It's also a good time to reach out to contacts you've made at previous firms and ask about opportunities they know about.

Good luck to you!
Be smug when others are fearful; be fearful when others are smug.

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Post by jazzykat » Thu Aug 18, 2011 5:01 pm

These are some really good tips. I actually have a Prince2 Practitioner certification, so I knocked off one thin on the list.

I noticed that one of you mentioned a plan for being out of work. Given my situation I am building up a larger emergency fund than stable employment situations demand. The prospect of being unemployed scared me enough that I am working on my next gig 9 months out.

Thanks for all the help!

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Post by rwwoods » Thu Aug 18, 2011 9:33 pm

Read "What Color Is Your Parachute."
"I'm not so much concerned about the return on my money as the return of my money" - Will Rogers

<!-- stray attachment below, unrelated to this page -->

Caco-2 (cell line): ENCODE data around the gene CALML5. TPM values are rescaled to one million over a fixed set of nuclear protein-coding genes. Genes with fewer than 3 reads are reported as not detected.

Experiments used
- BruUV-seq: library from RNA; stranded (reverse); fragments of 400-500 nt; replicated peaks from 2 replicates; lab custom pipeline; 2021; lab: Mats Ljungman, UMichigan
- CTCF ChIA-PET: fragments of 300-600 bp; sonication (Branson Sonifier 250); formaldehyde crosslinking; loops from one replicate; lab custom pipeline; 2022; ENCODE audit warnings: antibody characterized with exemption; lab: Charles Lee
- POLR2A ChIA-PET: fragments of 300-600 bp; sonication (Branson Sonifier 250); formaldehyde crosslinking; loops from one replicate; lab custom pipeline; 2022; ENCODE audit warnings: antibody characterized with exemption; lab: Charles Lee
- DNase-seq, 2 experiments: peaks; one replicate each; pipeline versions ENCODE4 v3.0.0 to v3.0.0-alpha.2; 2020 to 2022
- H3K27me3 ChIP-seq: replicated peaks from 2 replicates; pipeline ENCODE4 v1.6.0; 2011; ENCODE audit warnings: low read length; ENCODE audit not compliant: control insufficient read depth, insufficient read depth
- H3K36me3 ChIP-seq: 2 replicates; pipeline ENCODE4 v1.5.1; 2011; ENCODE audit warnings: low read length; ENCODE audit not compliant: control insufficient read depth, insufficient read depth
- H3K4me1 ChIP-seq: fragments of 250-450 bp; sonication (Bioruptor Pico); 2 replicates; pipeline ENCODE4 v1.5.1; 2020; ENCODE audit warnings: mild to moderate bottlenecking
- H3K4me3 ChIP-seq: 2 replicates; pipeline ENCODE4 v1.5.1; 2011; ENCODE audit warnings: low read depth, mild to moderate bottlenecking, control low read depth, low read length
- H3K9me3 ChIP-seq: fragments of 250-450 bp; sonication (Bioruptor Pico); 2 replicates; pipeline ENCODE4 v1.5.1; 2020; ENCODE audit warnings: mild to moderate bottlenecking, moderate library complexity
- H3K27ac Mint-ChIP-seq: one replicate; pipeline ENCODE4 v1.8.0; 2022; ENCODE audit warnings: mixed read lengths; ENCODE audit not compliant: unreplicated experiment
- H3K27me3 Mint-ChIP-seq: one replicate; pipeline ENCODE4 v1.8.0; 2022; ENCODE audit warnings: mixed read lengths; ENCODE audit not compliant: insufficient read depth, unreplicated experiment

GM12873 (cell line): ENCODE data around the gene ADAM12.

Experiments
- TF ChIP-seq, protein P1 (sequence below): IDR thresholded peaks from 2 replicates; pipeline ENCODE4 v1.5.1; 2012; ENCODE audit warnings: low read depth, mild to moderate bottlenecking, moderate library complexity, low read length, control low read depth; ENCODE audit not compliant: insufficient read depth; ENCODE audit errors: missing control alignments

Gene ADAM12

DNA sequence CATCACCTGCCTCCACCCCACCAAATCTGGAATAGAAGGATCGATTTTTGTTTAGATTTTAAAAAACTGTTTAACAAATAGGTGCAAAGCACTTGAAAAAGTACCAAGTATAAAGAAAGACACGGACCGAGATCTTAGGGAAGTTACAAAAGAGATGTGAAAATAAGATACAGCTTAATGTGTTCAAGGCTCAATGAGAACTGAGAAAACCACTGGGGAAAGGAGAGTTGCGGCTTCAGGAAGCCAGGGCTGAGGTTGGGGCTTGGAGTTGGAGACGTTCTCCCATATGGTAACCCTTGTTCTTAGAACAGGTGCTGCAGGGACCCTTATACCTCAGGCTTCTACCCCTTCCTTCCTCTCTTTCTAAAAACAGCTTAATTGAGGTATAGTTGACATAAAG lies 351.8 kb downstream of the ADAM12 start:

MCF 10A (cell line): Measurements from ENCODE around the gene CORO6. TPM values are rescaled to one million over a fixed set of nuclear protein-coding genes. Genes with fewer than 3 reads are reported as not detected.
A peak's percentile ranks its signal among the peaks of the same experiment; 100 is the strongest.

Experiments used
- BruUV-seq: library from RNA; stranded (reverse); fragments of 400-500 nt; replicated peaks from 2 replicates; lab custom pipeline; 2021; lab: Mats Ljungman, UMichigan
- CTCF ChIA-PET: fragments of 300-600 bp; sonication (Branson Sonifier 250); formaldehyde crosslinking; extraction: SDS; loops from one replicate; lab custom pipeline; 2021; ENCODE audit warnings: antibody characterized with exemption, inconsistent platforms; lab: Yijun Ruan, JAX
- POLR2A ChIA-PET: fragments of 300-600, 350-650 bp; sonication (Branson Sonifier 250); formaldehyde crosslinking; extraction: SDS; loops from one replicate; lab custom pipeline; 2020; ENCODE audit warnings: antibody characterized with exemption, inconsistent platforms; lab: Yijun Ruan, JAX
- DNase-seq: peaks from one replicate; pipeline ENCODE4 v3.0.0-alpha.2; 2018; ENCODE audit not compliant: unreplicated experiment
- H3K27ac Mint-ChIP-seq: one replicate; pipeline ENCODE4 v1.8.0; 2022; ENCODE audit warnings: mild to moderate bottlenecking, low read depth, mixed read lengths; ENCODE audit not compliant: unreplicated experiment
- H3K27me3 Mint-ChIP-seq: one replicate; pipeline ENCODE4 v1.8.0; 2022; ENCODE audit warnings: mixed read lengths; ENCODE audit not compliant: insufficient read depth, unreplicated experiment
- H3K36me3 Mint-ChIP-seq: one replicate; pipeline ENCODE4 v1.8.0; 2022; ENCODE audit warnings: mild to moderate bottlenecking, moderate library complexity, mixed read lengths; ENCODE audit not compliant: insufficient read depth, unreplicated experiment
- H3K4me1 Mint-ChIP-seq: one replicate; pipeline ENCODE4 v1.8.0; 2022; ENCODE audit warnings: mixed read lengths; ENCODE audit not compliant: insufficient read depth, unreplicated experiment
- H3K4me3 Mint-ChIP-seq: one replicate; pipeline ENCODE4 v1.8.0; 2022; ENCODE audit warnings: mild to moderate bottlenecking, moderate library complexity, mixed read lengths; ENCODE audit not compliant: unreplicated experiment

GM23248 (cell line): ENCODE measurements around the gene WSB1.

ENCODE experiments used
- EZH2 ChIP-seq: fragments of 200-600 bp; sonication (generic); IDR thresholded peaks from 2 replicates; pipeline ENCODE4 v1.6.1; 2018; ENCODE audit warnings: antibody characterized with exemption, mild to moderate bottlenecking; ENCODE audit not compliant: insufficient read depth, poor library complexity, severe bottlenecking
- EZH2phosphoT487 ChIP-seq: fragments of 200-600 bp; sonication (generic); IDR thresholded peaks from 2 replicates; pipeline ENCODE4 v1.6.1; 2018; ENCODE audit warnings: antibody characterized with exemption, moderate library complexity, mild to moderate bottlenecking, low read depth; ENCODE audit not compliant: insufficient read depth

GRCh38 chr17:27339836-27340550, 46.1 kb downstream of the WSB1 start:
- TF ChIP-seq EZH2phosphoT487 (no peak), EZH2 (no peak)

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Post by KCJayhawker » Thu Aug 18, 2011 11:28 pm

natureexplorer wrote:Get a junior membership in the best country club in your region.
Yeah, that's cheap...even jr. memberships can cost THOUSANDS.

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Post by Ziggy75 » Fri Aug 19, 2011 7:46 am

Be willing to do contracting type work or part time work. It's good experience for the resume and a good way to get into the door. Working with a few job recruiters can help.

Tell the whole family, friends, and former co-workers/bosses that you are looking and would appreciate it if they kept their eyes open.

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Post by arthurb999 » Fri Aug 19, 2011 9:07 am

Use your network you've developed... you have been working on that right :D